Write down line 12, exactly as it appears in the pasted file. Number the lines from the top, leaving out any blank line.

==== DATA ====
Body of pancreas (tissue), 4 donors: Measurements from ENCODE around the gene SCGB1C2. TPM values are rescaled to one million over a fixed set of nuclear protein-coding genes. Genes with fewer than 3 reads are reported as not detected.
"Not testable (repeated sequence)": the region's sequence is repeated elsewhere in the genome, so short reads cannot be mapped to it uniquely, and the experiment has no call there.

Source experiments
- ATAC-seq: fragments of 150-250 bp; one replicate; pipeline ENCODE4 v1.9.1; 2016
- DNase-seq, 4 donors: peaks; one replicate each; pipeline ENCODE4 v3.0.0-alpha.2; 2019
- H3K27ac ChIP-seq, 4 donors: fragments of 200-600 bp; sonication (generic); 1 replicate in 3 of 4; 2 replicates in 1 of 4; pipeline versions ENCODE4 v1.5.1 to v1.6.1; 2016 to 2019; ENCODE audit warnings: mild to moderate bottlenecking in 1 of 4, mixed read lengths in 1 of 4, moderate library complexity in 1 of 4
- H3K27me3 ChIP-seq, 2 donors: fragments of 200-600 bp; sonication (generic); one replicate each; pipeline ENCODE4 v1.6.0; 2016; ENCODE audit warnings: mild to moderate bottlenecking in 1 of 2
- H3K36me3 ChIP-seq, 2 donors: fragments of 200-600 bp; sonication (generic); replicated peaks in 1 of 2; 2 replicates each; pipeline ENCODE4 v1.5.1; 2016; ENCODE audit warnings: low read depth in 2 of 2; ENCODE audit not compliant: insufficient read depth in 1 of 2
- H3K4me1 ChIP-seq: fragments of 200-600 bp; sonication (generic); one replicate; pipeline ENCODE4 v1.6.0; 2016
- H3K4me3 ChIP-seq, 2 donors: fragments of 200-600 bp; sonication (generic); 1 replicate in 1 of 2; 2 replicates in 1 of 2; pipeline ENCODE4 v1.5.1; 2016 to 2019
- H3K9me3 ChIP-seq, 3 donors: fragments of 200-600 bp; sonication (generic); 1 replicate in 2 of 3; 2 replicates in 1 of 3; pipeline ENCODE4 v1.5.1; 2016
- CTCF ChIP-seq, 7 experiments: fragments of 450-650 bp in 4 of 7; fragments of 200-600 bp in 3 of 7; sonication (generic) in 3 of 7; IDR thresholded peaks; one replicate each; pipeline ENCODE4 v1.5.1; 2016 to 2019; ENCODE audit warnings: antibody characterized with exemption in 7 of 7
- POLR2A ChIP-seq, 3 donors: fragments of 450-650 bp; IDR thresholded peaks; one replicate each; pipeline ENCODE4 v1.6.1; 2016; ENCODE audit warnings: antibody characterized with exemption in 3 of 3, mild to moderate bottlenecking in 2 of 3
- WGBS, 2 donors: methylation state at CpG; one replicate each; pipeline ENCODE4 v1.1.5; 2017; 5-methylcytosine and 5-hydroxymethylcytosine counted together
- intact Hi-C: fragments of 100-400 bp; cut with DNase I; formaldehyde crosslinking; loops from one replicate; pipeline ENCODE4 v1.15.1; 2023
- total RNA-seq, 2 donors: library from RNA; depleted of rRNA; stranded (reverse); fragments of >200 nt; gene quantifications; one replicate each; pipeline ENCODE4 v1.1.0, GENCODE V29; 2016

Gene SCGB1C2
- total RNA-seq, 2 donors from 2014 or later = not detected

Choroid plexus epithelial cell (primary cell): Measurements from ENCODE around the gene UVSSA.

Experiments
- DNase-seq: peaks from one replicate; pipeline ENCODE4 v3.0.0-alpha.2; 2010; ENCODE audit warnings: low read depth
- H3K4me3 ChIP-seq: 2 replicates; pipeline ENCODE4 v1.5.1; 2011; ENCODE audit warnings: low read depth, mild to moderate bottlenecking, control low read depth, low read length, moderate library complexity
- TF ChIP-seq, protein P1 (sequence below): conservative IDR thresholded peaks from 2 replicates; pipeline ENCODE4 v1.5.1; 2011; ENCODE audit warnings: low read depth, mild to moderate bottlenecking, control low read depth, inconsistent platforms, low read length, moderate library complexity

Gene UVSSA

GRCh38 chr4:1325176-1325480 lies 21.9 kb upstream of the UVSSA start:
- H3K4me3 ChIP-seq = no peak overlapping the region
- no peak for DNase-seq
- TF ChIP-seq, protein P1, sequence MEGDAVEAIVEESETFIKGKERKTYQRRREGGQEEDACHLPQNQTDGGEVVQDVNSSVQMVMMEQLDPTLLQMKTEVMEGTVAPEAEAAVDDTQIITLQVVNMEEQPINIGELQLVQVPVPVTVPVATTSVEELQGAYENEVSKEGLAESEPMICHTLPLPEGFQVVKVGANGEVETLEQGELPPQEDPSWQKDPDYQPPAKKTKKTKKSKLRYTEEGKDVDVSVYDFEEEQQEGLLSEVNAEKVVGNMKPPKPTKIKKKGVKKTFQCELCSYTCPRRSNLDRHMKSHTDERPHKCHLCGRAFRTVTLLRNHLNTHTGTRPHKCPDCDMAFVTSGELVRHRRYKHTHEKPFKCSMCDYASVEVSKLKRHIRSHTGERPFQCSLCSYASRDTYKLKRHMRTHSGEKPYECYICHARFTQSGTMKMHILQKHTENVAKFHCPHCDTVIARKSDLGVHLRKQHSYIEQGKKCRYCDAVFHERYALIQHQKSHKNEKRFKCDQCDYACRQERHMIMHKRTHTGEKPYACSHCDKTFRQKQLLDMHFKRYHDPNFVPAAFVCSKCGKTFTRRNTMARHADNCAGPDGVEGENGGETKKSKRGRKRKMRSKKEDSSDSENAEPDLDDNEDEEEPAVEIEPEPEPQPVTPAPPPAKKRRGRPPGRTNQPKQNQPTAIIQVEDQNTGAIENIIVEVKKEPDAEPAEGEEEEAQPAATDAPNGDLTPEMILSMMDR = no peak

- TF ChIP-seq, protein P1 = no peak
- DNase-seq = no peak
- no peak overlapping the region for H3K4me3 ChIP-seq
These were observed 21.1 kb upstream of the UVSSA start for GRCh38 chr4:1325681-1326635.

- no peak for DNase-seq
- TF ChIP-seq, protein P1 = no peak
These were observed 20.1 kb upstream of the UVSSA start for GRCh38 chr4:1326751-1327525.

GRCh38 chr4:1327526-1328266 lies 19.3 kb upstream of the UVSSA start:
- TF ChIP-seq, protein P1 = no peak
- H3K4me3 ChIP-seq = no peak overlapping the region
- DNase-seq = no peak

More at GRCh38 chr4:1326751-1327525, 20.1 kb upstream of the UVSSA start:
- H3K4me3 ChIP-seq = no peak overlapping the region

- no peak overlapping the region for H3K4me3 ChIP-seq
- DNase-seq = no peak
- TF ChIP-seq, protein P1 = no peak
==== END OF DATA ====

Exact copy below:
- CTCF ChIP-seq, 7 experiments: fragments of 450-650 bp in 4 of 7; fragments of 200-600 bp in 3 of 7; sonication (generic) in 3 of 7; IDR thresholded peaks; one replicate each; pipeline ENCODE4 v1.5.1; 2016 to 2019; ENCODE audit warnings: antibody characterized with exemption in 7 of 7